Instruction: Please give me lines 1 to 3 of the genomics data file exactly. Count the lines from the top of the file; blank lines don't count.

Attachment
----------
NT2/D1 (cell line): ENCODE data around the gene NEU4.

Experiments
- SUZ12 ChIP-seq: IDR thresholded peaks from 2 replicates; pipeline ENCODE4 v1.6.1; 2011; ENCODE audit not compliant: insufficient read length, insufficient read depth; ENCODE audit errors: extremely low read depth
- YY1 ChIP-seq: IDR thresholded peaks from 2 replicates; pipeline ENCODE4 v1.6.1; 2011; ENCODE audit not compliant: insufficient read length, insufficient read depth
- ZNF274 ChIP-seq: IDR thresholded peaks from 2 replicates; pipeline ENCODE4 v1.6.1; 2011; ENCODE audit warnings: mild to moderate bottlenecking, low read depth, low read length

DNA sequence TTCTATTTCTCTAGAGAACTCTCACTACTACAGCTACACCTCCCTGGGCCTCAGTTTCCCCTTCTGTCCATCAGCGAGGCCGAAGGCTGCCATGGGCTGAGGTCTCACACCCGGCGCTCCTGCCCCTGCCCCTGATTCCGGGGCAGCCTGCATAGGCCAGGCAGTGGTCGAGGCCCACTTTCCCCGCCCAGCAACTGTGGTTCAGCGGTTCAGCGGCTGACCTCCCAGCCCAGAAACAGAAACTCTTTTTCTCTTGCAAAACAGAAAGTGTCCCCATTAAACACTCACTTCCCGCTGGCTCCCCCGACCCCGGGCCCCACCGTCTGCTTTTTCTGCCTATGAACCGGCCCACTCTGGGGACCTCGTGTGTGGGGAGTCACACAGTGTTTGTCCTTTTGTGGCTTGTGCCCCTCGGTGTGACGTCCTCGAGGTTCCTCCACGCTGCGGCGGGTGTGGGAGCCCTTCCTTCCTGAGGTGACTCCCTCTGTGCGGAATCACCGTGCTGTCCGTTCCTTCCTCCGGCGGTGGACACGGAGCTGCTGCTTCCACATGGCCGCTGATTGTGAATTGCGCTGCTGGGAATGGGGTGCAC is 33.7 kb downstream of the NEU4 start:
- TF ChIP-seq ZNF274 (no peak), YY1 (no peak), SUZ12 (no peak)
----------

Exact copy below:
NT2/D1 (cell line): ENCODE data around the gene NEU4.

Experiments
- SUZ12 ChIP-seq: IDR thresholded peaks from 2 replicates; pipeline ENCODE4 v1.6.1; 2011; ENCODE audit not compliant: insufficient read length, insufficient read depth; ENCODE audit errors: extremely low read depth